Malcolm McMahon cuhes at csv.warwick.ac.uk
Mon Jun 20 10:05:44 EST 1994

In article <2u41a9$2nq at infa.central.susx.ac.uk>,
>Unlike mental processes, evolutionary processes are NOT goal-directed. 
>The current view of evolution very clearly observes that mutations
>happen in cells (or organisms) and then afterwards natural selection
>works against all those forms that are not able to produce the most
>offspring over an extended time period.  
>The evolution of mental properties are odd and unique precisely because
>the ability of a brain to develop "purpose" and "objevtives".  Natural
>selection has neither of these properties.

I think you could "model" evolutions behaviour pretty well on the assumption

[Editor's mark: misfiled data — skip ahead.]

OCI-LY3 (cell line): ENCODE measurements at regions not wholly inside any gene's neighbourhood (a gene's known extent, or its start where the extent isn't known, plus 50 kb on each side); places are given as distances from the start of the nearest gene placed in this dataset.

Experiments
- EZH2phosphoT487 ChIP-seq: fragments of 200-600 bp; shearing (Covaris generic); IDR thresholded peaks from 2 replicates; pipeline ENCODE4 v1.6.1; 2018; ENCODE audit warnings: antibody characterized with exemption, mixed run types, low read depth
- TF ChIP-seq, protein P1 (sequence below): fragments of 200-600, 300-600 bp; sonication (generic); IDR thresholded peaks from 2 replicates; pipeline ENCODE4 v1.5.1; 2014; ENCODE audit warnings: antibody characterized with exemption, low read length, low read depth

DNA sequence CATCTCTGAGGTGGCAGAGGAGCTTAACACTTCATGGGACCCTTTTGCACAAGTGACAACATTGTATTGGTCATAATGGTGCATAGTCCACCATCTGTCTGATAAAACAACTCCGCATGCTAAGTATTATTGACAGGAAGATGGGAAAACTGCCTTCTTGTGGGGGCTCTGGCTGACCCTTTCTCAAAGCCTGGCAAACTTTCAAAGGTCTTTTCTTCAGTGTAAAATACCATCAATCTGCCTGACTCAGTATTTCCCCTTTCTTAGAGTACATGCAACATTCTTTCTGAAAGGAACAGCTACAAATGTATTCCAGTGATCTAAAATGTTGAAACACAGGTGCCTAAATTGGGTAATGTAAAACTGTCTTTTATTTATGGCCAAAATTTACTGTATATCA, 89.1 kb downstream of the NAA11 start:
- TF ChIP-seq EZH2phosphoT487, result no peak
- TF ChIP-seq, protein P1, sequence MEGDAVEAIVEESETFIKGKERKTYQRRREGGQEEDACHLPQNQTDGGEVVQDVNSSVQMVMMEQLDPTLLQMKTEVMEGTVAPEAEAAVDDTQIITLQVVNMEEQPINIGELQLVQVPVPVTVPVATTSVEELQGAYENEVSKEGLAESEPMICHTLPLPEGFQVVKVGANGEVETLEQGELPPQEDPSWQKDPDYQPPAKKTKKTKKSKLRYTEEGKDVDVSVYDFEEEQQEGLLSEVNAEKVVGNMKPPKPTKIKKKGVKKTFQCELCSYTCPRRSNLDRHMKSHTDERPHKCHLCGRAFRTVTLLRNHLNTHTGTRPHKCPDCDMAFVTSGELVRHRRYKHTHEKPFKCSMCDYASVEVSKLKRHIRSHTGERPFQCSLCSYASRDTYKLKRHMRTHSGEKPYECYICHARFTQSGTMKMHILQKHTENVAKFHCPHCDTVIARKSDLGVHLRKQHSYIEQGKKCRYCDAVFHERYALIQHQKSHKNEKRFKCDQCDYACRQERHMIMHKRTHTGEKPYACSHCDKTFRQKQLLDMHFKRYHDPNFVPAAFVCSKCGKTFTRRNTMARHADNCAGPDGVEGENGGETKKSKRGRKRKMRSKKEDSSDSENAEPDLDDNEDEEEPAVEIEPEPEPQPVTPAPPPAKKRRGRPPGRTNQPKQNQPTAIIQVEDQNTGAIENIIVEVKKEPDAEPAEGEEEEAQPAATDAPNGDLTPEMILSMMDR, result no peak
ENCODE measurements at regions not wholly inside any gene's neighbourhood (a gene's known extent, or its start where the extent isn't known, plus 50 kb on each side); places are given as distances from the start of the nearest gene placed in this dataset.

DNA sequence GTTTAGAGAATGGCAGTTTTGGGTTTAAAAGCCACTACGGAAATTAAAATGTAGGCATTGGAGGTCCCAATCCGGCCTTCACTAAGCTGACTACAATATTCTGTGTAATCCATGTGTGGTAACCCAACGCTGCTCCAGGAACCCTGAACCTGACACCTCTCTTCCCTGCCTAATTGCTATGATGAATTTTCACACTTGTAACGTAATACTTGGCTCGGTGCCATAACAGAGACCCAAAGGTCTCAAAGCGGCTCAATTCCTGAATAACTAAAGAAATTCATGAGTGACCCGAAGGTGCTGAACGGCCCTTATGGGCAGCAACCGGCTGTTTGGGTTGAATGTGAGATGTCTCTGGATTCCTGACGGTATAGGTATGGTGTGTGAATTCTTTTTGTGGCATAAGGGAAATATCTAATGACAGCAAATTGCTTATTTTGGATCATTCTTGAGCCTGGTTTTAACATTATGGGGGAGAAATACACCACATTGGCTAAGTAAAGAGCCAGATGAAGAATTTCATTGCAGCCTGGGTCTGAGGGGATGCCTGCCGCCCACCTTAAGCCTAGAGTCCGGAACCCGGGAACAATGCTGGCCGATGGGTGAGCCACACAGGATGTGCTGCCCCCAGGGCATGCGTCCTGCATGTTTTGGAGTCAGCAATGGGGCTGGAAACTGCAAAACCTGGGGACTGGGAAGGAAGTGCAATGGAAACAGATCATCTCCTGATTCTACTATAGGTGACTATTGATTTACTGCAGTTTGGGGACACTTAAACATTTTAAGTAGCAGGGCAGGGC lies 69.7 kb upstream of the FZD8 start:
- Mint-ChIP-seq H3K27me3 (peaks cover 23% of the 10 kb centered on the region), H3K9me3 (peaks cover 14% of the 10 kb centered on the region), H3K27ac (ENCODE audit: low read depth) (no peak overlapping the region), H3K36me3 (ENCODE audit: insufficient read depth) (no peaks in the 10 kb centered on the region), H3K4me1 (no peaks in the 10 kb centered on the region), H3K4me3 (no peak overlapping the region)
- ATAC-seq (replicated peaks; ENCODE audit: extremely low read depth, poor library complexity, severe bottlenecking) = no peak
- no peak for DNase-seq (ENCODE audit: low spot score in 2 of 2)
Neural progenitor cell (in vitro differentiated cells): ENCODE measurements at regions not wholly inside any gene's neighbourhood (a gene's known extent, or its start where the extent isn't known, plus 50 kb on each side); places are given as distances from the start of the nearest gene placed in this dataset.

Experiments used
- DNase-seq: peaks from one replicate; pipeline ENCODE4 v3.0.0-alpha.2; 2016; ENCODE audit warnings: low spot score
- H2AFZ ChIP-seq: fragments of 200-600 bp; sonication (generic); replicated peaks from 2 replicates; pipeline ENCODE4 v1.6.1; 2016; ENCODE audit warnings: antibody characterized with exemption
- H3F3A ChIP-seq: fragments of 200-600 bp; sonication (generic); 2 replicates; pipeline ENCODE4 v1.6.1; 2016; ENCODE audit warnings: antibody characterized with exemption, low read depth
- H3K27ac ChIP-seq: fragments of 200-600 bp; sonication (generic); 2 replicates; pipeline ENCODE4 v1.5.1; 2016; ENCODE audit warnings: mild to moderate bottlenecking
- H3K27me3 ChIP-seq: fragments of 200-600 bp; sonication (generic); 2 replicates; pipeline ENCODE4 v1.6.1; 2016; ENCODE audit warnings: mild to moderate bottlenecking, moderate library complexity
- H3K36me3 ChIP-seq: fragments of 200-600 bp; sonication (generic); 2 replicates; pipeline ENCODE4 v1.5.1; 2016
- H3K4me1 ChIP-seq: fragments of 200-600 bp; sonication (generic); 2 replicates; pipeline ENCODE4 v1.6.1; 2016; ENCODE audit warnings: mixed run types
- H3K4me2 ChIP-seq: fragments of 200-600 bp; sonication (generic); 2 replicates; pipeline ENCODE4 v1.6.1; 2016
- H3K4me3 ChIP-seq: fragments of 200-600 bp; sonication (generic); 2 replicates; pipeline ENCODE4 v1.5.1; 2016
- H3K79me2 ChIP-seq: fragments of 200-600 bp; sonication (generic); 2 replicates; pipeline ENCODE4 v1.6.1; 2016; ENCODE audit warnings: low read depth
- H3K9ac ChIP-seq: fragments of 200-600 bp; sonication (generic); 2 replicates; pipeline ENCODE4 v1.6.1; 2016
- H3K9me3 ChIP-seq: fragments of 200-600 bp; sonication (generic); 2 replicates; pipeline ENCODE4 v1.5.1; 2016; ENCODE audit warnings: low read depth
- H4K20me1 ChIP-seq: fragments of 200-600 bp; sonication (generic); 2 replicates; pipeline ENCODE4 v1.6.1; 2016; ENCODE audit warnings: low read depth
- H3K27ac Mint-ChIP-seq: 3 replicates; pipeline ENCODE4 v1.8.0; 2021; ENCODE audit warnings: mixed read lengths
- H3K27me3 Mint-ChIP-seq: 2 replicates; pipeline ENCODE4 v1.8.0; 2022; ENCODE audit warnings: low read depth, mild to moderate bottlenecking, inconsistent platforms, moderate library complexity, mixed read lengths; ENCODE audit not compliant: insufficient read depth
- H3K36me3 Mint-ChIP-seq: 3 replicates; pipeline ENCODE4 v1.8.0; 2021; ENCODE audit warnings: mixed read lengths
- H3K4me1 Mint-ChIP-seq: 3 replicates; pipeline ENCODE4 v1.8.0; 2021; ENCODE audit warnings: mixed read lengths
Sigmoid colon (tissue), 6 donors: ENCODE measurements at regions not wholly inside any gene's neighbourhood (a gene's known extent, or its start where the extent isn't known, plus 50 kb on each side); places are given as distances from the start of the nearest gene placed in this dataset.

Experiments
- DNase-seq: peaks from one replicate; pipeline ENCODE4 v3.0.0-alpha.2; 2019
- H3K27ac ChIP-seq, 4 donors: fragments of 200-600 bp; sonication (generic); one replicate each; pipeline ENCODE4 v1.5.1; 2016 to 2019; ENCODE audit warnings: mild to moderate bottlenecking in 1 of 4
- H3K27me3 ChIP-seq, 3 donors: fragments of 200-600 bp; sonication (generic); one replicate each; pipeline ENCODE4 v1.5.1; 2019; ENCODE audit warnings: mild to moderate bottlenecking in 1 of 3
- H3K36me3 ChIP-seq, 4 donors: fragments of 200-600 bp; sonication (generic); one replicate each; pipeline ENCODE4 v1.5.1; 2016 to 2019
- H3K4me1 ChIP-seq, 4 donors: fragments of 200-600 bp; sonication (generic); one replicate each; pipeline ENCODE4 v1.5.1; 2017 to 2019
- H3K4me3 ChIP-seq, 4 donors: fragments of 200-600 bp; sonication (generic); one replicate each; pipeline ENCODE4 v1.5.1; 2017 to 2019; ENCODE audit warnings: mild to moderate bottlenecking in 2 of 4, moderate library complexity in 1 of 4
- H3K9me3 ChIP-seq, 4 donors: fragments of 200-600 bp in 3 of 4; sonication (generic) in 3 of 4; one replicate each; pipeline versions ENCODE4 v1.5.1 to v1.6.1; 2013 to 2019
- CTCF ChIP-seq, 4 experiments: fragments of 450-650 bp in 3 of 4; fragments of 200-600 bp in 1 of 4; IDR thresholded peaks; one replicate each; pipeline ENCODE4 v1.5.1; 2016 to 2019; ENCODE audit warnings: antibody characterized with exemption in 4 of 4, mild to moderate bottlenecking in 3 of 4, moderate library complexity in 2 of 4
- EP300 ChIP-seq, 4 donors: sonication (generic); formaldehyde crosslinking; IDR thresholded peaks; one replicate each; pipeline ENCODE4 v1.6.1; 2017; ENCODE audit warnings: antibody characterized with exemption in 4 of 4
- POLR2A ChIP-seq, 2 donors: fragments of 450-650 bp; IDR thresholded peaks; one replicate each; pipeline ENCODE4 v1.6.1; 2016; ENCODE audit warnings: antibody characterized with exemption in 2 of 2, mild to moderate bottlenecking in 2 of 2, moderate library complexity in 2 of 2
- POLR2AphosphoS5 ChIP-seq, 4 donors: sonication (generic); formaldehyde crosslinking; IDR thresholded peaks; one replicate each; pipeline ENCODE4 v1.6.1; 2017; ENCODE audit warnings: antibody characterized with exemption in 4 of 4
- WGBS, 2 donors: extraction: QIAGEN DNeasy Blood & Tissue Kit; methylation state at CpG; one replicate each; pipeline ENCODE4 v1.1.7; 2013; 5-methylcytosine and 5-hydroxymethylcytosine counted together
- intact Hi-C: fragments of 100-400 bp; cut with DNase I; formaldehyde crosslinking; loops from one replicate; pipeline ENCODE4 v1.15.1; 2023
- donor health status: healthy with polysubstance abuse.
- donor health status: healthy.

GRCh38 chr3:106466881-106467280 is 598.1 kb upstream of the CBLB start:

that it "aims" to fill all available eccological niches.

My reading on genetic algorithms shows me that evolution can be regarded as
an exteremly powerful general purpose problem solving technique. It may
well be that mental processes actually solve problems in the same way: by
selecting, combining and mutating ideas. To me evolution _is_ a thought


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